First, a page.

Grid integration: The United States and India are taking significant steps to enable large-scale integration of renewable energy into India’s power grid through the Greening the Grid initiative. These include a first-in-class national study of strategies to transform India’s grid, a new $18 million contract to implement renewable integration strategies, a new $4.7 million initiative to pilot new technology for balancing the power grid, and two new partnerships between U.S. and Indian electricity regulators and grid operators.
Solar Resource Data: The countries are also collaborating to enhance the quality and accuracy of India’s solar resource maps and data to help developers and policymakers identify high-quality, bankable solar energy projects.
New Investments: The two commitments announced today should result in a near doubling of current installed solar energy in India:
8minutenergy Renewables will pursue a 4 GW solar photovoltaic project pipeline in India to help meet the Indian government’s renewable energy goals. These utility-scale solar projects are expected to generate over 10,000 Indian construction jobs in total. The company has also committed to contribute to the Clean Energy Finance Forum, which provides broad multinational private sector feedback and support to the U.S.-India Clean Energy Finance Task Force and toward Government of India’s vision of deploying the capital needed to achieve it’s 100 GW solar target.
In support of the Indian government’s renewable energy goals, SunLink Corporation is partnering with domestic Indian companies with a deployment target of 1.4GW over the next five years. With this approach, SunLink is also helping stimulate domestic Indian manufacturing and construction jobs. The introduction of SunLink’s proven technology into the emerging Indian solar market will help the country realize its renewable energy goals on an accelerated timeline.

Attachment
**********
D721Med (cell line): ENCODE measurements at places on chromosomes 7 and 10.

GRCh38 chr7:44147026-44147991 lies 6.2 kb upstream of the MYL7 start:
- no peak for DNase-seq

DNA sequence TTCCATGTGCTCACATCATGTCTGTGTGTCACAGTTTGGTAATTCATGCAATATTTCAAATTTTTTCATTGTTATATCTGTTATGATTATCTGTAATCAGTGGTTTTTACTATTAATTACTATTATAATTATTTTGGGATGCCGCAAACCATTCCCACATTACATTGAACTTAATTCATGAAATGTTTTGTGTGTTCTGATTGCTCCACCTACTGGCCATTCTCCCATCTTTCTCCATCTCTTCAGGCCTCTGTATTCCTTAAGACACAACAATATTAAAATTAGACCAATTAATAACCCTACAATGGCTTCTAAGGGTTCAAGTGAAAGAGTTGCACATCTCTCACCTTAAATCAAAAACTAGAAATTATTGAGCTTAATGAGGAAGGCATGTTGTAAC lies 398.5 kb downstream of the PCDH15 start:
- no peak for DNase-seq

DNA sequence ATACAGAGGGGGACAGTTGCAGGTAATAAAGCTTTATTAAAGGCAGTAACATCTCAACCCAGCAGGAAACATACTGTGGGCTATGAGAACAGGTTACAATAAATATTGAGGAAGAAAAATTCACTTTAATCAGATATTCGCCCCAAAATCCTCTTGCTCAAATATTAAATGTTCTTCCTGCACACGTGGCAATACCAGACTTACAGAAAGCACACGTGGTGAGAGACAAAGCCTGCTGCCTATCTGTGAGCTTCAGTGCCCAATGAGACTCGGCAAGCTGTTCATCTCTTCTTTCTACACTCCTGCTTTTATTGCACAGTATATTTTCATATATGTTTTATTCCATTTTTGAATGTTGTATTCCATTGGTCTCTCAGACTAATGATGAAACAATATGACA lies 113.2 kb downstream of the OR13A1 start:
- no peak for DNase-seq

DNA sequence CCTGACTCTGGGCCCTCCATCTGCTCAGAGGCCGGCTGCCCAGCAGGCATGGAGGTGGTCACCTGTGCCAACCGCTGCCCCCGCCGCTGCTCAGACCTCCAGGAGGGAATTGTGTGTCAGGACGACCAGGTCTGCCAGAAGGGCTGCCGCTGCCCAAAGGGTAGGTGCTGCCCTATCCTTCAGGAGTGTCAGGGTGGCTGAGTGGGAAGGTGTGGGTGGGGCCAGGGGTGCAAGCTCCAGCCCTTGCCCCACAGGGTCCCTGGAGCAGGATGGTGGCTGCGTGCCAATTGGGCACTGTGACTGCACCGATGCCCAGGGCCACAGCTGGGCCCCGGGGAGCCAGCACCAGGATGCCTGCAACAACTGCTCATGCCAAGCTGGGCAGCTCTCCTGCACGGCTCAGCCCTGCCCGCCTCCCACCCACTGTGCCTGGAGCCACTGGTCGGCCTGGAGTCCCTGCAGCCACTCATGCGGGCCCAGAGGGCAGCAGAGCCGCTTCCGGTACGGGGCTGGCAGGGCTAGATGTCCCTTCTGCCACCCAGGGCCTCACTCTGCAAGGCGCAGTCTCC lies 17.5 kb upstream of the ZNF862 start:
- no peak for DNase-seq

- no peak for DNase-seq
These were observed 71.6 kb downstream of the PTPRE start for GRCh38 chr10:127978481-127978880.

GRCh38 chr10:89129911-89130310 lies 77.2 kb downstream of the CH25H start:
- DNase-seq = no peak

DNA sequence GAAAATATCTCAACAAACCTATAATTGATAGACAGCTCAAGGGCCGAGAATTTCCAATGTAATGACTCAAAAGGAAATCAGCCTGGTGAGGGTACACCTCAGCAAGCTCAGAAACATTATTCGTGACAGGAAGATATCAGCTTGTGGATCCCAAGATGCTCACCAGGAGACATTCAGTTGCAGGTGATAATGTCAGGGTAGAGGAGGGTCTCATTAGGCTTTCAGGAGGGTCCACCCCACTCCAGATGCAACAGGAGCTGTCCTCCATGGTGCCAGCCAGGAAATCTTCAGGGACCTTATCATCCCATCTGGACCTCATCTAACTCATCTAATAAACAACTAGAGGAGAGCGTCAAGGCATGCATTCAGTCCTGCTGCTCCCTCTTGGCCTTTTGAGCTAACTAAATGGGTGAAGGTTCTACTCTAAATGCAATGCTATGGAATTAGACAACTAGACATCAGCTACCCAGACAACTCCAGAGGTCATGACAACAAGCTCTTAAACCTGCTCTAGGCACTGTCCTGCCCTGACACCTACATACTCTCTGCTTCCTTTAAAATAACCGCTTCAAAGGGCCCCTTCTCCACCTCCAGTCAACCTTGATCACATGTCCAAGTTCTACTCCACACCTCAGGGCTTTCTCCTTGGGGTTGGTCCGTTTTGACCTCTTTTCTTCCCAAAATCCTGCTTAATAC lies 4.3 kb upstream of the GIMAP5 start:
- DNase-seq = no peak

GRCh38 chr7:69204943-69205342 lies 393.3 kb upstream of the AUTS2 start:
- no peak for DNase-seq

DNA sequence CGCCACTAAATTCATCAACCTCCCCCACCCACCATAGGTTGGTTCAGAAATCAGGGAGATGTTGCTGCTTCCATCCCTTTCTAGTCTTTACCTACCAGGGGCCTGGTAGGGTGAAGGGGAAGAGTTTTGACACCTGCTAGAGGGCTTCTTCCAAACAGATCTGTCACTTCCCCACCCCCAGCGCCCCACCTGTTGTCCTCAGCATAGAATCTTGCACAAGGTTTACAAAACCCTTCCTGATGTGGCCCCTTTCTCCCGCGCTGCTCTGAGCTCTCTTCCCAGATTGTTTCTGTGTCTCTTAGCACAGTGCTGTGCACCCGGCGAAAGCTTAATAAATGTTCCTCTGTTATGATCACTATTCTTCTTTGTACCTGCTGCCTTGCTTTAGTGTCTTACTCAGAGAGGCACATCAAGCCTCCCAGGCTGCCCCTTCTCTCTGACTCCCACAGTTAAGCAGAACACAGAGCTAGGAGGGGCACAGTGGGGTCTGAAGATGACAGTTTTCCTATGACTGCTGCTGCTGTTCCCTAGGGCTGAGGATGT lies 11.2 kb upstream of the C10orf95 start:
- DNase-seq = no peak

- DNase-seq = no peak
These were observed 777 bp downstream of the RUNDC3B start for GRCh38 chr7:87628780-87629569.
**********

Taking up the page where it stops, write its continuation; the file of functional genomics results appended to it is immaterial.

Clean Energy Finance Hub: The United States is pleased to announce a new Clean Energy Finance Hub that will serve as a coordinating mechanism to focus United States Government effort that, in partnership with leading Indian financial institutions, will increase renewable energy investment in India.
Mobilizing Investment for Clean Energy: Through PACE the United States and India have mobilized over $2.5 billion since 2009 to support clean energy deployment. Today, the United States and the Government of India announced the creation of two innovative new initiatives that together are expected to mobilize up to $1.4 billion in climate finance for Indian solar projects.
U.S.-India Clean Energy Finance Task Force: The two governments are now working to implement the recommendations of the U.S.-India Clean Energy Finance Task Force, including standardizing a model power purchase agreement (PPA), optimizing a payment security mechanism for delayed payments under PPAs for utility scale clean energy projects and creating a warehousing facility of small renewable projects for an asset-backed green bond issuance.
New Clean Energy Finance Initiatives: The two new initiatives announced today are groundbreaking as leading U.S. foundations – including the David and Lucile Packard Foundation, Jeremy & Hannelore Grantham Environmental Trust, John D. and Catherine T. MacArthur Foundation, and the William and Flora Hewlett Foundation. – have agreed to collaborate in the creation of the facilities with matching support from the Government of India.
U.S.-India Clean Energy Finance initiative: The U.S.-India Clean Energy Finance (USICEF) initiative will raise and deploy up to $20 million in project preparation support, to be sourced equally from U.S. foundations and the Government of India, to solar power projects under consideration for financial support from the Overseas Private Investment Corporation (OPIC). It is anticipated that this funding will leverage an estimated $400 million in investment from OPIC and other investors for projects deploying distributed solar for grid tied communities, off-grid communities, and those served by mini-grids to benefit poor communities